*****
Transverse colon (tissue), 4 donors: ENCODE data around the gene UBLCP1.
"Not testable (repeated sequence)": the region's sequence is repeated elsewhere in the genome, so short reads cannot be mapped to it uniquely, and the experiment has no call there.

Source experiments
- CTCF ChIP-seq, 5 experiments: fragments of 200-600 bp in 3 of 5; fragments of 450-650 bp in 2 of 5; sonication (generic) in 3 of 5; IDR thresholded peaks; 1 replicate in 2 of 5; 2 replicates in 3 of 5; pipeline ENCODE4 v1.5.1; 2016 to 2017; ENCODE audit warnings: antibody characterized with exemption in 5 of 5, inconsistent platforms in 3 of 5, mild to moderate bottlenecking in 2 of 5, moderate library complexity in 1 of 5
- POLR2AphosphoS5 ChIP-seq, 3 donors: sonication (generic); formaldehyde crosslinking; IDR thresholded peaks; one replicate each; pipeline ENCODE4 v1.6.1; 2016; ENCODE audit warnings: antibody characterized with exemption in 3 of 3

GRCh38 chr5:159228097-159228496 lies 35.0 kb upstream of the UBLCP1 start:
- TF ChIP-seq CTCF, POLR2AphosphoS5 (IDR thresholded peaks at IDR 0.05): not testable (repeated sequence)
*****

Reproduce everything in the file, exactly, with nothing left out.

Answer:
Transverse colon (tissue), 4 donors: ENCODE data around the gene UBLCP1.
"Not testable (repeated sequence)": the region's sequence is repeated elsewhere in the genome, so short reads cannot be mapped to it uniquely, and the experiment has no call there.

Source experiments
- CTCF ChIP-seq, 5 experiments: fragments of 200-600 bp in 3 of 5; fragments of 450-650 bp in 2 of 5; sonication (generic) in 3 of 5; IDR thresholded peaks; 1 replicate in 2 of 5; 2 replicates in 3 of 5; pipeline ENCODE4 v1.5.1; 2016 to 2017; ENCODE audit warnings: antibody characterized with exemption in 5 of 5, inconsistent platforms in 3 of 5, mild to moderate bottlenecking in 2 of 5, moderate library complexity in 1 of 5
- POLR2AphosphoS5 ChIP-seq, 3 donors: sonication (generic); formaldehyde crosslinking; IDR thresholded peaks; one replicate each; pipeline ENCODE4 v1.6.1; 2016; ENCODE audit warnings: antibody characterized with exemption in 3 of 3

GRCh38 chr5:159228097-159228496 lies 35.0 kb upstream of the UBLCP1 start:
- TF ChIP-seq CTCF, POLR2AphosphoS5 (IDR thresholded peaks at IDR 0.05): not testable (repeated sequence)